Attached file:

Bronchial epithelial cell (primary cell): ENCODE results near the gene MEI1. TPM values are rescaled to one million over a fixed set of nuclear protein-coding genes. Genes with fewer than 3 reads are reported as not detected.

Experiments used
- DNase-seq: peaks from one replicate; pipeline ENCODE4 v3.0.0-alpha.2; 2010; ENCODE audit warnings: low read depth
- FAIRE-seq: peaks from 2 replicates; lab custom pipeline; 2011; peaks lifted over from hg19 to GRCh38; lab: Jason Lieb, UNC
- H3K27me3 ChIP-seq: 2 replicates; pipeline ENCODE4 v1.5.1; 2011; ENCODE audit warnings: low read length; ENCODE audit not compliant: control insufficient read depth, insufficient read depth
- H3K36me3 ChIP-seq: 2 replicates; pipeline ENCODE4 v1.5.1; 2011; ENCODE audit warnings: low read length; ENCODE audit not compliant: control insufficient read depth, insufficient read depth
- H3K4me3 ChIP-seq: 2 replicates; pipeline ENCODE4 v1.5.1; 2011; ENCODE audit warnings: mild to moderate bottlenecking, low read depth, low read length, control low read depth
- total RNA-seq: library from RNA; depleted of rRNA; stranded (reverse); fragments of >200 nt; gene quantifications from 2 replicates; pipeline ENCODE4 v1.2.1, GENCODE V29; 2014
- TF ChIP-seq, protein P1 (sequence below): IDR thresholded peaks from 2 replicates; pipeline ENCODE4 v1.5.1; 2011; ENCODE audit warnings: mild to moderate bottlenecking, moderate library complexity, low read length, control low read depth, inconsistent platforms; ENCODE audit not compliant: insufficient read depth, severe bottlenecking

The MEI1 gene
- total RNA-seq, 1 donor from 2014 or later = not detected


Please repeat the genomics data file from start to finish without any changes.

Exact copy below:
Bronchial epithelial cell (primary cell): ENCODE results near the gene MEI1. TPM values are rescaled to one million over a fixed set of nuclear protein-coding genes. Genes with fewer than 3 reads are reported as not detected.

Experiments used
- DNase-seq: peaks from one replicate; pipeline ENCODE4 v3.0.0-alpha.2; 2010; ENCODE audit warnings: low read depth
- FAIRE-seq: peaks from 2 replicates; lab custom pipeline; 2011; peaks lifted over from hg19 to GRCh38; lab: Jason Lieb, UNC
- H3K27me3 ChIP-seq: 2 replicates; pipeline ENCODE4 v1.5.1; 2011; ENCODE audit warnings: low read length; ENCODE audit not compliant: control insufficient read depth, insufficient read depth
- H3K36me3 ChIP-seq: 2 replicates; pipeline ENCODE4 v1.5.1; 2011; ENCODE audit warnings: low read length; ENCODE audit not compliant: control insufficient read depth, insufficient read depth
- H3K4me3 ChIP-seq: 2 replicates; pipeline ENCODE4 v1.5.1; 2011; ENCODE audit warnings: mild to moderate bottlenecking, low read depth, low read length, control low read depth
- total RNA-seq: library from RNA; depleted of rRNA; stranded (reverse); fragments of >200 nt; gene quantifications from 2 replicates; pipeline ENCODE4 v1.2.1, GENCODE V29; 2014
- TF ChIP-seq, protein P1 (sequence below): IDR thresholded peaks from 2 replicates; pipeline ENCODE4 v1.5.1; 2011; ENCODE audit warnings: mild to moderate bottlenecking, moderate library complexity, low read length, control low read depth, inconsistent platforms; ENCODE audit not compliant: insufficient read depth, severe bottlenecking

The MEI1 gene
- total RNA-seq, 1 donor from 2014 or later = not detected